Montes:  In an earlier interview, you explained that Nola Soledad Céspedes is an unreliable narrator.  Tell us more about how creating an unreliable narrator may add to the power of story. 

Castro:  I wouldn’t generalize and say that it always does.  Sometimes stories with reliable narrators are tremendously powerful.  It varies.

In Hell or High Water, Nola moves from being unreliable throughout much of the novel to disclosing more fully and honestly at the end.  She undergoes a change in that regard.  So you might say that she ultimately becomes reliable.  It’s the move that Raymond Carver’s short story “Cathedral” makes, and a move I have always loved:  a narrator with blind spots, delusions, or fiercely held secrets undergoes a transformation, an opening, a new warmth. 

I find that powerful in a story, because it’s powerful in real life.  Those moments when we really, deeply change:  those times are few and far between, and they’re memorable.

Montes:  Nola es una mujer who, at the beginning of the novel, is not only promiscuous (in terms of how society views women who have multiple partners) but dangerous/careless yet always in charge in her sexual exploits.  Then, toward the end of the novel, there is a change. Tell us how the character of Bento was created and how does Nola and her connection with Bento break expected stereotypes of women and sex, of women in relationships.  And how is this in keeping with Nola’s character development?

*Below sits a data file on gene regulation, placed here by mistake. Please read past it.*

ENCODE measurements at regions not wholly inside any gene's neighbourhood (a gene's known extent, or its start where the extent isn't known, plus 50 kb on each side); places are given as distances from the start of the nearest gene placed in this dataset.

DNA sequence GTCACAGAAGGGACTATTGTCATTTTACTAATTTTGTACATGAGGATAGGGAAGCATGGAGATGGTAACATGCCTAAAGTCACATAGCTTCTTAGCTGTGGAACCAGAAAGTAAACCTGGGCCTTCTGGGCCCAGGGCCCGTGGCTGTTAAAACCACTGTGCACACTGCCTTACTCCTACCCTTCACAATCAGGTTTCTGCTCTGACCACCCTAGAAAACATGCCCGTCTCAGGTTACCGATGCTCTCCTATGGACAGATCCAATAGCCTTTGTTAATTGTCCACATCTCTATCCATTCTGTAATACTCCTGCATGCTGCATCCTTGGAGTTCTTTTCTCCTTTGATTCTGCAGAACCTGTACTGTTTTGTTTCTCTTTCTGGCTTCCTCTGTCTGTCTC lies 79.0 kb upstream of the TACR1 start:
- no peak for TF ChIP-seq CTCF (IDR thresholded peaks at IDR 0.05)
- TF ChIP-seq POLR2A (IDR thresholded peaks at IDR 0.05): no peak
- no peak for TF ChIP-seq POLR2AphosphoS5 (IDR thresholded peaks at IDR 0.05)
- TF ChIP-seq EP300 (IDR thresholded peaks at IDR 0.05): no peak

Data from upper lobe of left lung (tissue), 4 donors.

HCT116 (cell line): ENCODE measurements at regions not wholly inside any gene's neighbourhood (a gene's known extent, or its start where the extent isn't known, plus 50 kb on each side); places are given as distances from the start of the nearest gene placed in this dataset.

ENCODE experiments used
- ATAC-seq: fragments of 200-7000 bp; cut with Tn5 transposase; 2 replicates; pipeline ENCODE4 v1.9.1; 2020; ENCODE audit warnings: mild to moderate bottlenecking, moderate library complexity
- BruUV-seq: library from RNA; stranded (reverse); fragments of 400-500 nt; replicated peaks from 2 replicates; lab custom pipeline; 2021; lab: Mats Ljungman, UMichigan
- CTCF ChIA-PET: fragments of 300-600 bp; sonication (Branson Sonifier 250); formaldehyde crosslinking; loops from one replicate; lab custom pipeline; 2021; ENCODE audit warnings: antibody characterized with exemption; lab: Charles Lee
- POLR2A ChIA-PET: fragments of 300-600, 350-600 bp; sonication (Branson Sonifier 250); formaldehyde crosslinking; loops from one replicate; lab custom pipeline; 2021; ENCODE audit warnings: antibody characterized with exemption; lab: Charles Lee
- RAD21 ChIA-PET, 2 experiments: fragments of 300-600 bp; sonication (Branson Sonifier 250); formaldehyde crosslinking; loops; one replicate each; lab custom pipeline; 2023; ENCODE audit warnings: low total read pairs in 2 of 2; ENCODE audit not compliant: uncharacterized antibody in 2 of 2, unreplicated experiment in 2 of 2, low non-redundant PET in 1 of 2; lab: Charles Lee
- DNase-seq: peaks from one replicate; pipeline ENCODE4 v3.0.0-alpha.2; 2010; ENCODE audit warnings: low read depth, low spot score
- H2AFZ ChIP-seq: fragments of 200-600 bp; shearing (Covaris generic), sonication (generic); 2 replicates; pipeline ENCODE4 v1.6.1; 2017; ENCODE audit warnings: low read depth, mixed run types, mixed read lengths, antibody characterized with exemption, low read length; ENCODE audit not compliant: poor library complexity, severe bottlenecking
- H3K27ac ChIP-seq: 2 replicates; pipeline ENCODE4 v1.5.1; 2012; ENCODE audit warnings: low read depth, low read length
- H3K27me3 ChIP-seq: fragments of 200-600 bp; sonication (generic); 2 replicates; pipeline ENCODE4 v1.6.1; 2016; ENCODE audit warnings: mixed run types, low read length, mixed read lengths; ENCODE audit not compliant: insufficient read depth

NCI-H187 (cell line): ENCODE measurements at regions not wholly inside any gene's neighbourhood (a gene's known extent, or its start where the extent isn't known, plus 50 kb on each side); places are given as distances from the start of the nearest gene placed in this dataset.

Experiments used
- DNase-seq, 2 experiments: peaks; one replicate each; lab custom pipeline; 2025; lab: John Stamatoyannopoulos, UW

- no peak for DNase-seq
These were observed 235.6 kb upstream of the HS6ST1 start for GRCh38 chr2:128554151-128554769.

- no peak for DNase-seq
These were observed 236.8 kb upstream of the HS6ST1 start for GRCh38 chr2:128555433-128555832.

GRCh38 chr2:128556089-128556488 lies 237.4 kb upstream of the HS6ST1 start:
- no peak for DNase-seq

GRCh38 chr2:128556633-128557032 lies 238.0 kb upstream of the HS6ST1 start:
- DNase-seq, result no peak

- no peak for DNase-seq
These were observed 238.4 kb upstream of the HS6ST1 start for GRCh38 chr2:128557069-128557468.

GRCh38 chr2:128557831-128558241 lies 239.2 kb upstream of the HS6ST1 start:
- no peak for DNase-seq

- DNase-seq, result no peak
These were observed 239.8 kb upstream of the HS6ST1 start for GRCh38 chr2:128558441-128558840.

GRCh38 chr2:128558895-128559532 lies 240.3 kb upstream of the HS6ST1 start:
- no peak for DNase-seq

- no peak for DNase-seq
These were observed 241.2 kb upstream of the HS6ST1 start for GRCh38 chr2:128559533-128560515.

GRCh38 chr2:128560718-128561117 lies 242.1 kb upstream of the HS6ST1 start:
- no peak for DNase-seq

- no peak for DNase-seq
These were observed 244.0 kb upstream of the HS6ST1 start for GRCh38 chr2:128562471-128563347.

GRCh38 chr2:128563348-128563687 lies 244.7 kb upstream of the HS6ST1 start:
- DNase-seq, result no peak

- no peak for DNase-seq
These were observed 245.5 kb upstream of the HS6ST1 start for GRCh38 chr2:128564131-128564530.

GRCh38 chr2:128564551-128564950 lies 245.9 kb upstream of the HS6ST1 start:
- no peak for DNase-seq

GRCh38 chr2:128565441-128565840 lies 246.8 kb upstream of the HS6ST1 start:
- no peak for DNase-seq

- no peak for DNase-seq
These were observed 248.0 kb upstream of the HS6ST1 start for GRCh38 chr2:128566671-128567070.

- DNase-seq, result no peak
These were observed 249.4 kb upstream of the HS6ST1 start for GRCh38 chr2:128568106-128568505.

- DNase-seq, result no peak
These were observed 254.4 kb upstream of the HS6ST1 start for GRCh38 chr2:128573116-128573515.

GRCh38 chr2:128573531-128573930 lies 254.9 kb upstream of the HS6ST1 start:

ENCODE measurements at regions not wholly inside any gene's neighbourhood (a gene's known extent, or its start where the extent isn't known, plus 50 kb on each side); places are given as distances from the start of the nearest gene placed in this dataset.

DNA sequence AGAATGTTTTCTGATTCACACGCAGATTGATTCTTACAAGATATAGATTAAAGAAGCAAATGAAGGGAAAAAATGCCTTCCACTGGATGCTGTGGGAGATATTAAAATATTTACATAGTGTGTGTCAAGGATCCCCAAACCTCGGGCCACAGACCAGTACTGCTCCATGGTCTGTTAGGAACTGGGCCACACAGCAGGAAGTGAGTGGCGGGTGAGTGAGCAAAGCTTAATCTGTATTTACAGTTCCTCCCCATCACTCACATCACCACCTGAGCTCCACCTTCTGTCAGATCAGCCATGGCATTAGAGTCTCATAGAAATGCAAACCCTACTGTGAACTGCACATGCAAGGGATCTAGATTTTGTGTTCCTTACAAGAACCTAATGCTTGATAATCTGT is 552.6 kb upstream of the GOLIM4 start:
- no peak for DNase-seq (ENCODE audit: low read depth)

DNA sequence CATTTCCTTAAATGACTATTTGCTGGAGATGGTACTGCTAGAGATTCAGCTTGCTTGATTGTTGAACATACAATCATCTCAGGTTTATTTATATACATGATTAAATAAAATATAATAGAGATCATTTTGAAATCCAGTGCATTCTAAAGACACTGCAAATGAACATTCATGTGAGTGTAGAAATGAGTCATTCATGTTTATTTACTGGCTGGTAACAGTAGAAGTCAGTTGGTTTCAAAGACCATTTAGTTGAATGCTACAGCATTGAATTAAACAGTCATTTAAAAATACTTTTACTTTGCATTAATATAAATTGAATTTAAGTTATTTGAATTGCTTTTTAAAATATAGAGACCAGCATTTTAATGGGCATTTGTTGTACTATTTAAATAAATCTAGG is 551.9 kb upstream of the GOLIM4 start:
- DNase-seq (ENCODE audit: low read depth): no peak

Castro:  You’re right, of course, but I’d hesitate to use the charged and sexist word promiscuous about my protagonist, or any character, or any woman, because it’s so inherently gendered.  The character Shiduri Collins, late in the book, even unpacks that word.  I’d say that Nola has a lot of sex, and she does so unapologetically, and that she takes safety risks in doing so.  For her, it’s a mode of control to keep sexuality separate from the entanglements of intimacy and the obligations of relationship. 

When she does have emotional relationships, as with her mother, they entail practical and emotional burdens.  Like many protagonists of thrillers, she prefers to keep her sex life free of those.

The character of Bento is different from other men she has met:  he can meet her on her own sexual terms, without judgment, and he’s also kind, decent, fair, and interested in more.  That’s new for Nola, and that newness prompts a change.

Horse Head Hitching Post, Bourbon Street, New Orleans
Montes:  Suspense: This may be connected to my first question regarding planning.  How did you go about building suspense in your novel?  Did this change as you worked through each draft?  What would you tell readers regarding the building of suspense in a novel within this genre?

Castro:  A general principle suggests that in each scene, the stakes should rise.  At the end of each chapter, more should be at stake for the protagonist—and for the reader—than when the chapter began.  I tried to follow that guideline. 

Though it may seem a little counterintuitive, it’s my experience as a reader and writer that action and danger, in and of themselves, don’t create suspense.  For readers, true suspense comes from caring about characters.  When you really care about a character—when that character feels real on the page—then his or her fate matters to you. 

So building strong, complex, well-rounded characters is also key.

Montes:  Nola’s friends are an opportunity to delve into the question of class. Talk to us about “what is lost” and “what is gained” for these characters (Soline, Fabi etc.).